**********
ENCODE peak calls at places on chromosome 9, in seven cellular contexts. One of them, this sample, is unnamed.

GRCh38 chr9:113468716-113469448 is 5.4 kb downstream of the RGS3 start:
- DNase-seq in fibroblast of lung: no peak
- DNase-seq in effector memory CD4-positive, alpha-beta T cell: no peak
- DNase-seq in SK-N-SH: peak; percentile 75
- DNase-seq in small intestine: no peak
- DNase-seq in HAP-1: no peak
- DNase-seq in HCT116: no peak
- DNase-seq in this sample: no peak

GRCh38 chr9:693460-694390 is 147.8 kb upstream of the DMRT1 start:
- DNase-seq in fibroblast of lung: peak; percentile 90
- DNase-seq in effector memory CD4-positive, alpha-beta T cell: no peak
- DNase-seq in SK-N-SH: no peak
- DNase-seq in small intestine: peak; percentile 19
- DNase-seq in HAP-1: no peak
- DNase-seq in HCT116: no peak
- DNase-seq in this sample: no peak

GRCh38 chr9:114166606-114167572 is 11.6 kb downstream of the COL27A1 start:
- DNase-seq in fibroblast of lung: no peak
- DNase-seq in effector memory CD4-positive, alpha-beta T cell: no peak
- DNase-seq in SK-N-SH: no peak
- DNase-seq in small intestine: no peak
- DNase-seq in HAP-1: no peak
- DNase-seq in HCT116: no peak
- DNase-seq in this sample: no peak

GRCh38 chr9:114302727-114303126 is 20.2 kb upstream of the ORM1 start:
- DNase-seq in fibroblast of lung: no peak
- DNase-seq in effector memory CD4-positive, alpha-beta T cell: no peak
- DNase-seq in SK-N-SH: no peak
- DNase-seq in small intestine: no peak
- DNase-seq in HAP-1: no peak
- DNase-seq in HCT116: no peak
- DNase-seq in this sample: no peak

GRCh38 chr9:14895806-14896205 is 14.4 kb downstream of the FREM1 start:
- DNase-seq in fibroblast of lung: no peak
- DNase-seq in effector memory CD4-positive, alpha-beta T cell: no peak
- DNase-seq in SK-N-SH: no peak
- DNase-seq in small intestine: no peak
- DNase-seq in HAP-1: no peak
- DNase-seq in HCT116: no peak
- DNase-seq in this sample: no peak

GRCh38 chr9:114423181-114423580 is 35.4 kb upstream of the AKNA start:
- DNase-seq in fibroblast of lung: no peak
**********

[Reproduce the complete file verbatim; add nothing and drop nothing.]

ENCODE peak calls at places on chromosome 9, in seven cellular contexts. One of them, this sample, is unnamed.

GRCh38 chr9:113468716-113469448 is 5.4 kb downstream of the RGS3 start:
- DNase-seq in fibroblast of lung: no peak
- DNase-seq in effector memory CD4-positive, alpha-beta T cell: no peak
- DNase-seq in SK-N-SH: peak; percentile 75
- DNase-seq in small intestine: no peak
- DNase-seq in HAP-1: no peak
- DNase-seq in HCT116: no peak
- DNase-seq in this sample: no peak

GRCh38 chr9:693460-694390 is 147.8 kb upstream of the DMRT1 start:
- DNase-seq in fibroblast of lung: peak; percentile 90
- DNase-seq in effector memory CD4-positive, alpha-beta T cell: no peak
- DNase-seq in SK-N-SH: no peak
- DNase-seq in small intestine: peak; percentile 19
- DNase-seq in HAP-1: no peak
- DNase-seq in HCT116: no peak
- DNase-seq in this sample: no peak

GRCh38 chr9:114166606-114167572 is 11.6 kb downstream of the COL27A1 start:
- DNase-seq in fibroblast of lung: no peak
- DNase-seq in effector memory CD4-positive, alpha-beta T cell: no peak
- DNase-seq in SK-N-SH: no peak
- DNase-seq in small intestine: no peak
- DNase-seq in HAP-1: no peak
- DNase-seq in HCT116: no peak
- DNase-seq in this sample: no peak

GRCh38 chr9:114302727-114303126 is 20.2 kb upstream of the ORM1 start:
- DNase-seq in fibroblast of lung: no peak
- DNase-seq in effector memory CD4-positive, alpha-beta T cell: no peak
- DNase-seq in SK-N-SH: no peak
- DNase-seq in small intestine: no peak
- DNase-seq in HAP-1: no peak
- DNase-seq in HCT116: no peak
- DNase-seq in this sample: no peak

GRCh38 chr9:14895806-14896205 is 14.4 kb downstream of the FREM1 start:
- DNase-seq in fibroblast of lung: no peak
- DNase-seq in effector memory CD4-positive, alpha-beta T cell: no peak
- DNase-seq in SK-N-SH: no peak
- DNase-seq in small intestine: no peak
- DNase-seq in HAP-1: no peak
- DNase-seq in HCT116: no peak
- DNase-seq in this sample: no peak

GRCh38 chr9:114423181-114423580 is 35.4 kb upstream of the AKNA start:
- DNase-seq in fibroblast of lung: no peak